Thursday, March 1, 2012

The Third Niyama - Tapas (Discipline)

For the month of February, we contemplated the third niyama, tapas, which can be translated as discipline.  Often this concept is applied to a vigorous asana practice which can help burn through our obstacles of body and mind.  It seems no accident that is comes after saucha (purity) and santosha (contentment) in the niyamas so that we are mindful of our inner light, our connection to the divine and raising our awareness of our blessings and the ways in which we have enough in our life.  We also want the remember the yamas as a foundation for our tapas:  ahimsa (non-violence/compassion), satya (truth), asteya (non-stealing), brahmacharya (balanced life), aparigraha (non-possessiveness); so that we do not get caught in shame, pride, or guilt as we work on our tapas practice.

We can begin by noticing the areas in our lives that we are disciplined in our thoughts, words, and/or actions.  Recognizing we already have the ability for steadfast attention and commitment to the path we want to travel in this life.  Building our awareness of our strengths.  And, from that place, choosing another area that we may be ready to dedicate our efforts toward refining our behaviors for the betterment of ourselves and to come more in line with our inner light.  Gold is purified by fire.  We ignite our inner fire (tapas) to keep us empowered to stay on the path.  Where does that inspiration and ignition come from? 

All the aspects of our yoga practice fuel this fire.  All the elements of nature and all the planes of consciousness fuel this fire.  We come into our bodies, we come back to our breath, we quiet and focus our mind, and delve deeper into our own witness consciousness and wisdom which helps guide us on our path.  We recognize and accept the support of our many sanghas (communities of support on the path):  in our yoga classes, our meditation groups, our churches, our families, our friends, our co-workers...all those who inspire us and shine their light so we may see ourselves reflected in that light.  We are inspired by so many teachers in our lives who share the dharma and the wisdom that keeps bringing us back to perspective and the knowledge of interbeing (we are not alone).  We cultivate awareness of our subtle body during our asana, pranayama, and meditation practice so we realize how BIG we are, vibrating with life and energy, capable of enjoying such amazing delights in this world and holding a space for our own and others pain that we may more easily transform our suffering.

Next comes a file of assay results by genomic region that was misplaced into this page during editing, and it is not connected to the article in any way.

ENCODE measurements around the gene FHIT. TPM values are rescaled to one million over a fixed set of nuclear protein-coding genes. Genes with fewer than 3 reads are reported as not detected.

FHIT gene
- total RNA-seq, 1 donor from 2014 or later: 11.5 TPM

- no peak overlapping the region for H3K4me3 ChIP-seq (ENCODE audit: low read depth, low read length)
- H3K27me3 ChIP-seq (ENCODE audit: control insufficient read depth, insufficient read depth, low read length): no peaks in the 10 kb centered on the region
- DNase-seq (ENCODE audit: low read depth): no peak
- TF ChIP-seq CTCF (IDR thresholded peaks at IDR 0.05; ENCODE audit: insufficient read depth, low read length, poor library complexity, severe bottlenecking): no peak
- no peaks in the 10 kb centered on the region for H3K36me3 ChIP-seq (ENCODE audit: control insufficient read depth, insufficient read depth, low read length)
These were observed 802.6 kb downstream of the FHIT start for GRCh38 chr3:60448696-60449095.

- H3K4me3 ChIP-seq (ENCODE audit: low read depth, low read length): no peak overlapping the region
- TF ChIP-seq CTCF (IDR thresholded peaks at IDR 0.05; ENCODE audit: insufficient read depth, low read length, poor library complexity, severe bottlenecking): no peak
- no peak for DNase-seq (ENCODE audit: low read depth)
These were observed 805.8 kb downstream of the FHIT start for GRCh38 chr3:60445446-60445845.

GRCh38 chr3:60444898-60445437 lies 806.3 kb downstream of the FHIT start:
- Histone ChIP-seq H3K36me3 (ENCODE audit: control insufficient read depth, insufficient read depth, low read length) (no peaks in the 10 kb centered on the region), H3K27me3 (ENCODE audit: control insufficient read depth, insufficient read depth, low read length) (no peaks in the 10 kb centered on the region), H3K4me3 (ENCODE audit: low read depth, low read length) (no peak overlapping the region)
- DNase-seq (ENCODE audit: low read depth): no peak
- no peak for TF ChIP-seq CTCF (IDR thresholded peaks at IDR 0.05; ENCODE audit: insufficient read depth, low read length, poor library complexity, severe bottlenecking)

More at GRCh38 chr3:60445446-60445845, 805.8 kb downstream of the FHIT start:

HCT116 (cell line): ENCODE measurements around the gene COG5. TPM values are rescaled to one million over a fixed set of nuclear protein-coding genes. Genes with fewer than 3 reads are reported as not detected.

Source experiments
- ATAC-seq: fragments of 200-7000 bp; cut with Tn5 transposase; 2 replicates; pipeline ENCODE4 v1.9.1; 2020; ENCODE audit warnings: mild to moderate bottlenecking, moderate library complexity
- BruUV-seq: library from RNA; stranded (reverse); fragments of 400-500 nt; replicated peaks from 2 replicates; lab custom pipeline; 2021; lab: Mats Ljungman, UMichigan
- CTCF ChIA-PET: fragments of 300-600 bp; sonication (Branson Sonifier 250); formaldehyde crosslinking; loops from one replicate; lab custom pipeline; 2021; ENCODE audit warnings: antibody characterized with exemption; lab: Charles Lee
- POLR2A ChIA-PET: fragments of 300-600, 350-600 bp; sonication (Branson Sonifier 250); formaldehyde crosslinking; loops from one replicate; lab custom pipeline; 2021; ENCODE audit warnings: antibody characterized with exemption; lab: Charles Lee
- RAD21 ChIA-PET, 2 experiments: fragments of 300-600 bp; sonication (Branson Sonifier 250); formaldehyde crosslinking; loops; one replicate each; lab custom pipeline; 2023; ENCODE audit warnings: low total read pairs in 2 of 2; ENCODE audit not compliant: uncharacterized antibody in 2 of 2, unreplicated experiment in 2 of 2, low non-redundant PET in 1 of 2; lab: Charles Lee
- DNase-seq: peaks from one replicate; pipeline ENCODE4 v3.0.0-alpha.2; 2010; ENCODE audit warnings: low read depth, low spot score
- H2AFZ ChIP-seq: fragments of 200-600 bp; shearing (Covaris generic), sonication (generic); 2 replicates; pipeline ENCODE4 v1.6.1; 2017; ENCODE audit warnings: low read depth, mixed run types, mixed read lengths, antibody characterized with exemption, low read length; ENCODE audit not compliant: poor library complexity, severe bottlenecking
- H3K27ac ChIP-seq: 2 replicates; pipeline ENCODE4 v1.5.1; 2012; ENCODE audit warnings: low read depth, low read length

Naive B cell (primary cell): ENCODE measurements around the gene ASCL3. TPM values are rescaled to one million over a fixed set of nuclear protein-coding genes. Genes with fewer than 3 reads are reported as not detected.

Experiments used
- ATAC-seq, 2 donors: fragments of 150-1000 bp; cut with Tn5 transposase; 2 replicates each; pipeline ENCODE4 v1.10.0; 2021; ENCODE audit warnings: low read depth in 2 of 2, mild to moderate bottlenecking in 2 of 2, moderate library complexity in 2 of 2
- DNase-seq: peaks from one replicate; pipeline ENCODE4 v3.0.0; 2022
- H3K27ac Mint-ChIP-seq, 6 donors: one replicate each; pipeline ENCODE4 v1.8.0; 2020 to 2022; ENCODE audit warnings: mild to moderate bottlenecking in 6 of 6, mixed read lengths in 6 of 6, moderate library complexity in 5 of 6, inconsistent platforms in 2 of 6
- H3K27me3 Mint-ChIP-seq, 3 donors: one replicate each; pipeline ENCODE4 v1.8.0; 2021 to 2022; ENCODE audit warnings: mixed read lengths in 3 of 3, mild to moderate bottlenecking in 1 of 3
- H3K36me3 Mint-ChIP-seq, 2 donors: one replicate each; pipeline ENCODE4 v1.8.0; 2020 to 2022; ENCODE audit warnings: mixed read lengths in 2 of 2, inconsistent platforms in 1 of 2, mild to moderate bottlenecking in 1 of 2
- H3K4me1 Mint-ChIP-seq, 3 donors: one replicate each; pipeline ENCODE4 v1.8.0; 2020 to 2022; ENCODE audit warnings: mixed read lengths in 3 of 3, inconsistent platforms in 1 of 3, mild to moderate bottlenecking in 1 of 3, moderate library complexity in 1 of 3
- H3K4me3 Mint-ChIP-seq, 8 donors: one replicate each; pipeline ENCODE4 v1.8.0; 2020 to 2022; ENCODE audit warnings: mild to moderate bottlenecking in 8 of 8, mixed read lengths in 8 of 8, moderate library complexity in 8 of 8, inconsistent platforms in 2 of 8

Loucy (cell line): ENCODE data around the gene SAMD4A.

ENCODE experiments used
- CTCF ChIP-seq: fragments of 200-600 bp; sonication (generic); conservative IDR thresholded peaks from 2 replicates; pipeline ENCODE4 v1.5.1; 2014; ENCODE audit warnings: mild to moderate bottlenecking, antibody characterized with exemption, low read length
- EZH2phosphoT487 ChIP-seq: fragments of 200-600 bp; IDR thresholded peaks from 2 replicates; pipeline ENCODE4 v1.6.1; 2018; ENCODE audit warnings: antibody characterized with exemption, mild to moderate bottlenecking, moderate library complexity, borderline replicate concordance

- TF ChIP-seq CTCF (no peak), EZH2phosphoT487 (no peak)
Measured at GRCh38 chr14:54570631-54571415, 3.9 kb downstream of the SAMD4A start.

We chanted the long form of the Gayatri Mantra this month to tune into the elements of nature and planes of consciousness, recognizing the reflection of those elements in us, connecting them with the seven chakras of the subtle body.  We looked at using The Fourth Mindfulness Training as a tapas practice:  focusing on loving kind speech and compassionate listening.  And, we supported each other in either continuing or beginning a daily practice of meditation or asana or chanting or inspirational reading or prayer or some combination of those.  We talked about setting up a special place in your room or your home or apartment for this practice so the energy of it may grow and feed you and keep bringing you back. 

Let us continue to support each other on the path.  Sharing our insights, our practice, our challenges, and our delights.  I look forward to hearing from you and sharing the practice.

Lokah Samastha Sukhino Bhavantu

Blessings of Peace, Love, and Ease of Living to you and your beloveds and to all beings!

The Fourth Mindfulness Training
Loving Speech and Deep Listening

Aware of the suffering caused by unmindful speech and the inability to listen to others, I am committed to cultivating loving speech and compassionate listening in order to relieve suffering and to promote reconciliation and peace in myself and among other people, ethnic and religious groups, and nations. Knowing that words can create happiness or suffering, I am committed to speaking truthfully using words that inspire confidence, joy, and hope. When anger is manifesting in me, I am determined not to speak. I will practice mindful breathing and walking in order to recognize and to look deeply into my anger. I know that the roots of anger can be found in my wrong perceptions and lack of understanding of the suffering in myself and in the other person. I will speak and listen in a way that can help myself and the other person to transform suffering and see the way out of difficult situations. I am determined not to spread news that I do not know to be certain and not to utter words that can cause division or discord. I will practice Right Diligence to nourish my capacity for understanding, love, joy, and inclusiveness, and gradually transform anger, violence, and fear that lie deep in my consciousness.

Thich Nhat Hanh, Plum Village

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